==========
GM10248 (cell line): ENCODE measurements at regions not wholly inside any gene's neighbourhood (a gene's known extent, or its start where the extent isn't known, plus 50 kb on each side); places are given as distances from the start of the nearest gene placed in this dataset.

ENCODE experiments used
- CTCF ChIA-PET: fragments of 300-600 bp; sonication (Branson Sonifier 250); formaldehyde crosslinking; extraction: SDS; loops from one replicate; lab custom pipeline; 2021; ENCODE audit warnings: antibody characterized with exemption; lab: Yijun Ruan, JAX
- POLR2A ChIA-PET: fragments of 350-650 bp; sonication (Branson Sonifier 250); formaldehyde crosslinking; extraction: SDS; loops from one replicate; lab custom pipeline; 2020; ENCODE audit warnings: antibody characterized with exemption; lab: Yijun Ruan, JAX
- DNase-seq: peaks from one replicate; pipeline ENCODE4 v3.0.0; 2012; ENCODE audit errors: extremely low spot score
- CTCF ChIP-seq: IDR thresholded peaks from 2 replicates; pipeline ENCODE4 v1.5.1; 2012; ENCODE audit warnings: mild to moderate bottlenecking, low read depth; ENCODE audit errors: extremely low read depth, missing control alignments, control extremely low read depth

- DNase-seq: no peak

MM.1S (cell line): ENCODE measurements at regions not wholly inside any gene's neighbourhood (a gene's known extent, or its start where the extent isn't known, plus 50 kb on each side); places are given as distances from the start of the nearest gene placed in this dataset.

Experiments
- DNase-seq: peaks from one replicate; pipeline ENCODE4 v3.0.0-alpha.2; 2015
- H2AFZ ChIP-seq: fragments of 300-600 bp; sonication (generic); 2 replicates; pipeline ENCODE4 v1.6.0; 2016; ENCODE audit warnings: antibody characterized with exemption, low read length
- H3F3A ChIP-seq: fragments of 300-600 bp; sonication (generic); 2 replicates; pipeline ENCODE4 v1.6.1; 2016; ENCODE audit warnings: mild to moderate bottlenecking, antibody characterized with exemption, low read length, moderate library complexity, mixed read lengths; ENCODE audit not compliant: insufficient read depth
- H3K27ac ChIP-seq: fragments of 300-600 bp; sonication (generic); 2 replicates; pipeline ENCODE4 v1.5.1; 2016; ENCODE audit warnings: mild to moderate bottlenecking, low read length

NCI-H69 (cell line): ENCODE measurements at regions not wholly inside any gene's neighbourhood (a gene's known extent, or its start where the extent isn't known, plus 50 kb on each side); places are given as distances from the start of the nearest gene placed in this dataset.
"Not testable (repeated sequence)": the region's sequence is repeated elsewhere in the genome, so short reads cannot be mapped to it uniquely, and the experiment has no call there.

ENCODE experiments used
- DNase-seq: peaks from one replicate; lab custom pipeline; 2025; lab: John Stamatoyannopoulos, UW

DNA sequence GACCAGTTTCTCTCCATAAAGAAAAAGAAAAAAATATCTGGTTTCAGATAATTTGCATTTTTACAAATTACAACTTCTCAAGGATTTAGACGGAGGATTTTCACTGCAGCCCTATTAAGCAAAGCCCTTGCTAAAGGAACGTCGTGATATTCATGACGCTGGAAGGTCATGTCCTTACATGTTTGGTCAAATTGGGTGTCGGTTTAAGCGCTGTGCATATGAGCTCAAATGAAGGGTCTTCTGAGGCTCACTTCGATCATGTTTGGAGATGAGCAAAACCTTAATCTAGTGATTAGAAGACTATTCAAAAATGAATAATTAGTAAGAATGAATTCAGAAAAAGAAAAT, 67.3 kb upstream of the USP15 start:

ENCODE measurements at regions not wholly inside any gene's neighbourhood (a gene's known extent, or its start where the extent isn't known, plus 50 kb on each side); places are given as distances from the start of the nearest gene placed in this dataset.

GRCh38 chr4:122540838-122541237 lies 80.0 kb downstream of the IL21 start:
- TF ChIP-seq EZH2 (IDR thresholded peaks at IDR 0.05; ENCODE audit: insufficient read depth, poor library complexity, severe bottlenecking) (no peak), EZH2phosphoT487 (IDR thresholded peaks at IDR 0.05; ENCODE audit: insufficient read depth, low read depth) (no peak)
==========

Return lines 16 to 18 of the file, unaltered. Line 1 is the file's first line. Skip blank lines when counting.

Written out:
ENCODE experiments used
- DNase-seq: peaks from one replicate; lab custom pipeline; 2025; lab: John Stamatoyannopoulos, UW

DNA sequence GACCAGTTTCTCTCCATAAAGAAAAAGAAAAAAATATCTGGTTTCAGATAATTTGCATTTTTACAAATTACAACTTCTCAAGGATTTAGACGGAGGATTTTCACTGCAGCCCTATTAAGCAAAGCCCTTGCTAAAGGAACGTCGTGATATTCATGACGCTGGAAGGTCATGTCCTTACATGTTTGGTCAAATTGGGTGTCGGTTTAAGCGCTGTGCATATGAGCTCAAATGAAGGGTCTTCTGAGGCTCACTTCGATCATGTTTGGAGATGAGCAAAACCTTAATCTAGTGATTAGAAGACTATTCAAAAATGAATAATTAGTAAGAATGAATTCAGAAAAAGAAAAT, 67.3 kb upstream of the USP15 start: